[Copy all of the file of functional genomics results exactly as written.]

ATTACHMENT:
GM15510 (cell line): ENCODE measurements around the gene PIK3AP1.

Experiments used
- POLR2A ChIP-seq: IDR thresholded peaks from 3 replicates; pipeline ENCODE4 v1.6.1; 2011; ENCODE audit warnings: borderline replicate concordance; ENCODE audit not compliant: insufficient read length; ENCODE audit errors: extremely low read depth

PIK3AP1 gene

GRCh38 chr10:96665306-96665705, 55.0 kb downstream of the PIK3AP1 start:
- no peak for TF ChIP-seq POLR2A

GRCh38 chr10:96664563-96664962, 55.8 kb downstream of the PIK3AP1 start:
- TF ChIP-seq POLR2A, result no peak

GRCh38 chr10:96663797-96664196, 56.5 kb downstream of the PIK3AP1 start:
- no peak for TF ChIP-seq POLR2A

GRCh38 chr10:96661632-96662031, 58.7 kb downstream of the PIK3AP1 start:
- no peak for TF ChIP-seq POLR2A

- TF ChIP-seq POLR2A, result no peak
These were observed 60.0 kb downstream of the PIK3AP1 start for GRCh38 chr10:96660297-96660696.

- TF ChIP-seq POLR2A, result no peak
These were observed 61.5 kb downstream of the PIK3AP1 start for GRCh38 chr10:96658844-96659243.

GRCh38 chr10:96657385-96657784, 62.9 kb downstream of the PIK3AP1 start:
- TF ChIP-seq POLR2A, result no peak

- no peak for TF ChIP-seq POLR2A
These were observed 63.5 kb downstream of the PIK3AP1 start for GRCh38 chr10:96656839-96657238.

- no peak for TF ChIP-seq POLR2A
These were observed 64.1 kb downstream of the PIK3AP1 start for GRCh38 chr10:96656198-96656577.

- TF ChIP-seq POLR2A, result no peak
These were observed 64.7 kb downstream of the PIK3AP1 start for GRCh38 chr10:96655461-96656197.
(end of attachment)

GM15510 (cell line): ENCODE measurements around the gene PIK3AP1.

Experiments used
- POLR2A ChIP-seq: IDR thresholded peaks from 3 replicates; pipeline ENCODE4 v1.6.1; 2011; ENCODE audit warnings: borderline replicate concordance; ENCODE audit not compliant: insufficient read length; ENCODE audit errors: extremely low read depth

PIK3AP1 gene

GRCh38 chr10:96665306-96665705, 55.0 kb downstream of the PIK3AP1 start:
- no peak for TF ChIP-seq POLR2A

GRCh38 chr10:96664563-96664962, 55.8 kb downstream of the PIK3AP1 start:
- TF ChIP-seq POLR2A, result no peak

GRCh38 chr10:96663797-96664196, 56.5 kb downstream of the PIK3AP1 start:
- no peak for TF ChIP-seq POLR2A

GRCh38 chr10:96661632-96662031, 58.7 kb downstream of the PIK3AP1 start:
- no peak for TF ChIP-seq POLR2A

- TF ChIP-seq POLR2A, result no peak
These were observed 60.0 kb downstream of the PIK3AP1 start for GRCh38 chr10:96660297-96660696.

- TF ChIP-seq POLR2A, result no peak
These were observed 61.5 kb downstream of the PIK3AP1 start for GRCh38 chr10:96658844-96659243.

GRCh38 chr10:96657385-96657784, 62.9 kb downstream of the PIK3AP1 start:
- TF ChIP-seq POLR2A, result no peak

- no peak for TF ChIP-seq POLR2A
These were observed 63.5 kb downstream of the PIK3AP1 start for GRCh38 chr10:96656839-96657238.

- no peak for TF ChIP-seq POLR2A
These were observed 64.1 kb downstream of the PIK3AP1 start for GRCh38 chr10:96656198-96656577.

- TF ChIP-seq POLR2A, result no peak
These were observed 64.7 kb downstream of the PIK3AP1 start for GRCh38 chr10:96655461-96656197.